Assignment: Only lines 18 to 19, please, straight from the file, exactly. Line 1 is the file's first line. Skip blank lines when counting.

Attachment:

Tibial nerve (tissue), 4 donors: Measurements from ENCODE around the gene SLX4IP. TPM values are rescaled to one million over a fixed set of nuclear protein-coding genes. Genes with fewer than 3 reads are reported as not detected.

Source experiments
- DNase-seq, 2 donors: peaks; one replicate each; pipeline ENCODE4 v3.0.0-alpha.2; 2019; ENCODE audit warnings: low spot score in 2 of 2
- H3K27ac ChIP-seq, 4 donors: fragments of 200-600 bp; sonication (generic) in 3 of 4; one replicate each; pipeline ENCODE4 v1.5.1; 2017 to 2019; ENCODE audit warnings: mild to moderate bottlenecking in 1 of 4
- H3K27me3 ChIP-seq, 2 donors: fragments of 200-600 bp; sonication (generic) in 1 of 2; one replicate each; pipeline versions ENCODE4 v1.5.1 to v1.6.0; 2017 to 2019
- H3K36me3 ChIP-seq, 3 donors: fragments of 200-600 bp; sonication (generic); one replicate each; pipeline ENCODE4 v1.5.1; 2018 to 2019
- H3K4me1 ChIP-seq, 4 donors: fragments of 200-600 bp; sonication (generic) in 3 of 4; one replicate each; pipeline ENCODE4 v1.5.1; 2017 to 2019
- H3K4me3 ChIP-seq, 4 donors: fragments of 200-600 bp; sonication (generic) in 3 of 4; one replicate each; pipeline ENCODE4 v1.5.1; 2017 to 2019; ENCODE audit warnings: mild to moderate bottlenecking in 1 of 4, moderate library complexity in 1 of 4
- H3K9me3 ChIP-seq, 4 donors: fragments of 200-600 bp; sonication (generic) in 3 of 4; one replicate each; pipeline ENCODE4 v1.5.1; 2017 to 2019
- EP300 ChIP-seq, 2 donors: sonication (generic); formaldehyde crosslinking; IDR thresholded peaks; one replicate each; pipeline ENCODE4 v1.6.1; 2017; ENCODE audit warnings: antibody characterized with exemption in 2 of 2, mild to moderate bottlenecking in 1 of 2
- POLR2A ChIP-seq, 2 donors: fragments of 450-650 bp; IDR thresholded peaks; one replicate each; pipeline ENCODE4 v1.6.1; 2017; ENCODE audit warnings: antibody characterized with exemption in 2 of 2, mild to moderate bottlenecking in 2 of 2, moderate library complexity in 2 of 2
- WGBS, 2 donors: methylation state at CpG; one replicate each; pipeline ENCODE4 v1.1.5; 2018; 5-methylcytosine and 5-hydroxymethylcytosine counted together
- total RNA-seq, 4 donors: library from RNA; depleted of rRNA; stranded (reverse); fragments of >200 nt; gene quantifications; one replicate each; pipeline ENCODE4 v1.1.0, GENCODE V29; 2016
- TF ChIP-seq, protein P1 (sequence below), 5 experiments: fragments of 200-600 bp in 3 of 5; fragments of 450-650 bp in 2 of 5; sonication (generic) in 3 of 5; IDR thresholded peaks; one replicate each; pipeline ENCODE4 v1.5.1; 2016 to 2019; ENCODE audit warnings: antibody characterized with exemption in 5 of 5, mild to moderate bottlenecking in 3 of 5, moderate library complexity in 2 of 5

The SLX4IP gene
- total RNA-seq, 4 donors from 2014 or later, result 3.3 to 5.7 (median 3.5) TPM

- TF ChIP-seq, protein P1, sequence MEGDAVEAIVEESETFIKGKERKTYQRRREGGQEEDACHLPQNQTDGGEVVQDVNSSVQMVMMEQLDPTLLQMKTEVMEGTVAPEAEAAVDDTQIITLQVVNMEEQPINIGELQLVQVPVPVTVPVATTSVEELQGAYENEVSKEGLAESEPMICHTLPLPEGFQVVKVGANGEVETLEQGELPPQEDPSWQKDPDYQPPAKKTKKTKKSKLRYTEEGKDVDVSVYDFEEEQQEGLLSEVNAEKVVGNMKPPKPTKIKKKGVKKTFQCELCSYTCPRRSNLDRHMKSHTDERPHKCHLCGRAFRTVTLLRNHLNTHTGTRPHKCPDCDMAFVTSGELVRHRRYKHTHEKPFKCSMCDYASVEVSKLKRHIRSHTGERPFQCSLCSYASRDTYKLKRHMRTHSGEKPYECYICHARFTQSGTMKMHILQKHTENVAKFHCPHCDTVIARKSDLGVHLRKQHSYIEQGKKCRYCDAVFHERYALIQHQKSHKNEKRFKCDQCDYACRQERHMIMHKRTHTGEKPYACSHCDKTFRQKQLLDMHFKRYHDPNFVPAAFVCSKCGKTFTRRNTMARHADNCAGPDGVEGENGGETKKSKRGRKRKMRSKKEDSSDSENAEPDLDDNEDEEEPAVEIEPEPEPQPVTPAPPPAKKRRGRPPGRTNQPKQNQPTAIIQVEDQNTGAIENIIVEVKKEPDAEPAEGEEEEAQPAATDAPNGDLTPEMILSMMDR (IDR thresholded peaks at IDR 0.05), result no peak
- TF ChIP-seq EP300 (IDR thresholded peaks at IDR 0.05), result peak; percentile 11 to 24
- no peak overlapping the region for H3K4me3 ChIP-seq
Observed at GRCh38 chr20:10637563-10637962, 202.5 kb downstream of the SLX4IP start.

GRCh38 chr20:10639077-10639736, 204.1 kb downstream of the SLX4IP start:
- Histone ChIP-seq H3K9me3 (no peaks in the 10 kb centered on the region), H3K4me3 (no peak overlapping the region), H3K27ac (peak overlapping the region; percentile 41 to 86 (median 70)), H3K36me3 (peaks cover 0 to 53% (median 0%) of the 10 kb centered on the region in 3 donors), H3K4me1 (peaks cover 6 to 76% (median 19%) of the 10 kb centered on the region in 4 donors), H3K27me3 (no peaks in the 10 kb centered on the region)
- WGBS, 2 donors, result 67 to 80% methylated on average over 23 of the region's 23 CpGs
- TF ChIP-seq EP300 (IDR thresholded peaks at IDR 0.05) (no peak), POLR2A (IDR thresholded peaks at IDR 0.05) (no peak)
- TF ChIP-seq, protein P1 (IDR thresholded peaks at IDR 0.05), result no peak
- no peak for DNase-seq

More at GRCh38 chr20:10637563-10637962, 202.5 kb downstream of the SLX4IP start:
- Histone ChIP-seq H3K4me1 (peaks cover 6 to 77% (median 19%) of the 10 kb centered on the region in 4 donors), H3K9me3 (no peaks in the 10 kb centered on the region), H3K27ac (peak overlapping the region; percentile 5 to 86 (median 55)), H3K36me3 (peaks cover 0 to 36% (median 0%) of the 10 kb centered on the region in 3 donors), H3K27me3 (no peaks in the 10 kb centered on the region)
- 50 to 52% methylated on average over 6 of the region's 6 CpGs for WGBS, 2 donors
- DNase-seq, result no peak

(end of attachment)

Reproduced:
- TF ChIP-seq EP300 (IDR thresholded peaks at IDR 0.05), result peak; percentile 11 to 24
- no peak overlapping the region for H3K4me3 ChIP-seq